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  1. #1
    Senior Member De Layne's Avatar
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    Default Gillette adjustable: Locking the blade properly

    Hi All,
    It dawned on me recently that some of you may not be aware of the way almost all gillette adjustables lock the blade in place. This is kinda important, since a loose door (and resulting floppy blade) can be a nasty surprise. Hehe, I recently sold a few DE razors here, and thought this would be good to post for any future DE users.
    When twisting the handle (closing the doors) after replacing a blade, you'll feel the handle sorta stop by itself. Now, there will almost always be another short turn needed to fully lock the doors. No, you won't need to force anything, but just use gentle pressure and see what happens. Actually, it's a nice feature, and almost feels like something's 'seating' well inside the razor.
    The other thing to remember is try and adjust the settings when the doors are open, or near to it. I can't remember where I read that, but it's supposed to take less stress off the moving parts. Try it yourself, and you'll see it's much tougher to move the adjuster dial when the blade's locked in place.
    There now............my public service announcement for the week.
    Hope that helps someone,
    Martin
    Last edited by De Layne; 07-21-2008 at 08:26 PM.

  2. The Following 2 Users Say Thank You to De Layne For This Useful Post:

    BigHustle (12-05-2008),ChuntaroStyle (08-06-2008)

  3. #2
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    Default Properly Locked & Lubricated

    Good post De Layne! I had a problem with an old DE Gillette adjustable that I inherited from my Grandpa. It had not been used in a quite some time so the adjustable handle could barely move. I had to crank it around with a set of vice grips while holding the blade end with a washcloth to get the doors open. After I got the doors open I used some Tri-Flow lubricant and injected it into the opening in the movable shaft. I had to let it sit for a couple of days for the lubricant to work its way into the metal. Finally, I was able to work it out by repeatedly opening and closing the doors. You have to be really careful with the vise grips or you will crush the handle as it is hollow. As it was I scratched the handle a bit in the process but I was determined to get the thing working again.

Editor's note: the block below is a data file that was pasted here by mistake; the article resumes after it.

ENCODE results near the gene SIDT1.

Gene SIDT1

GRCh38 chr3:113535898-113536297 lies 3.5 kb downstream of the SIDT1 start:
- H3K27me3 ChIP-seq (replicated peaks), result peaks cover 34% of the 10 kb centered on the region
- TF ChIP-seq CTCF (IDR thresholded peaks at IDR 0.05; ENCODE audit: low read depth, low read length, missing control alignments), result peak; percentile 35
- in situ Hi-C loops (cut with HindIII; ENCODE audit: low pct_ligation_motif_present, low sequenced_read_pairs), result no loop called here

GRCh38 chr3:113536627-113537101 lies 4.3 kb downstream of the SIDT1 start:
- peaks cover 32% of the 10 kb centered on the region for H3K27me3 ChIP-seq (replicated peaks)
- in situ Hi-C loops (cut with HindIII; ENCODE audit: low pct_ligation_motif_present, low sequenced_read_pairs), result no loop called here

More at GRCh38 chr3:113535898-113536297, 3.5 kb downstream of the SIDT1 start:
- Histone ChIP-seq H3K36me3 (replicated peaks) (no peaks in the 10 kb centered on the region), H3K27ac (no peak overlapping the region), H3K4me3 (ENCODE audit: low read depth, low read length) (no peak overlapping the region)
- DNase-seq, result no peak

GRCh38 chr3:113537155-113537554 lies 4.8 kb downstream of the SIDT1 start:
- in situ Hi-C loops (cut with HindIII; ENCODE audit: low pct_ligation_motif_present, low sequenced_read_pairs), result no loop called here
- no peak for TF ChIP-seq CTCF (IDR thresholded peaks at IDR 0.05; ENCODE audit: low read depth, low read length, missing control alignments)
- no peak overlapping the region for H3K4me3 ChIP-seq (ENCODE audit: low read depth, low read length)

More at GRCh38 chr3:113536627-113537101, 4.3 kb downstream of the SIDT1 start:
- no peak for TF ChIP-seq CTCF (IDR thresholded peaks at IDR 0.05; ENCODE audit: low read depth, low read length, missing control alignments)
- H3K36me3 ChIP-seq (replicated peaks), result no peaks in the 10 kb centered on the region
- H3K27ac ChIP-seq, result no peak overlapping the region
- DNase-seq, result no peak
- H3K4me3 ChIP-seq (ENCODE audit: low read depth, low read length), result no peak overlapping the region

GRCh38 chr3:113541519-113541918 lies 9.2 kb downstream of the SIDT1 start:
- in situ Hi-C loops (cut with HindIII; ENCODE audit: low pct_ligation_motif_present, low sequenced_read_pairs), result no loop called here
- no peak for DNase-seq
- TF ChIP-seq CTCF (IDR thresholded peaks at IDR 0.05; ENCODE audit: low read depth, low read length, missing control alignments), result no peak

Lubrication Steps
    1. Remove the razor blade and store it in a safe place.
    2. With the doors open all the way find the lubrication hole.
    3. Apply lubricant to the hole slowly; too much and not all of it will go in.
    4. After the lubricant has been absorbed into the hole, twist the razor to open and close the doors repeatedly working the lubricant throughout the inside.
    5. Lubricant will begin coming out by the topside of the washer in the handle; use a cloth to wipe it away.
    6. Wipe of the head of the razor and you are ready to shave with your newly lubricated razor.

    I have attached some pictures the first one shows the lubrication hole, followed by the application of lubricant, and where the lubricant comes out. Of course there is a picture of the Tri-Flow and the application tube that is very handy for this purpose.
    Attached Images Attached Images     
    Last edited by ChuntaroStyle; 08-06-2008 at 03:53 AM.

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    jwoods (08-08-2008)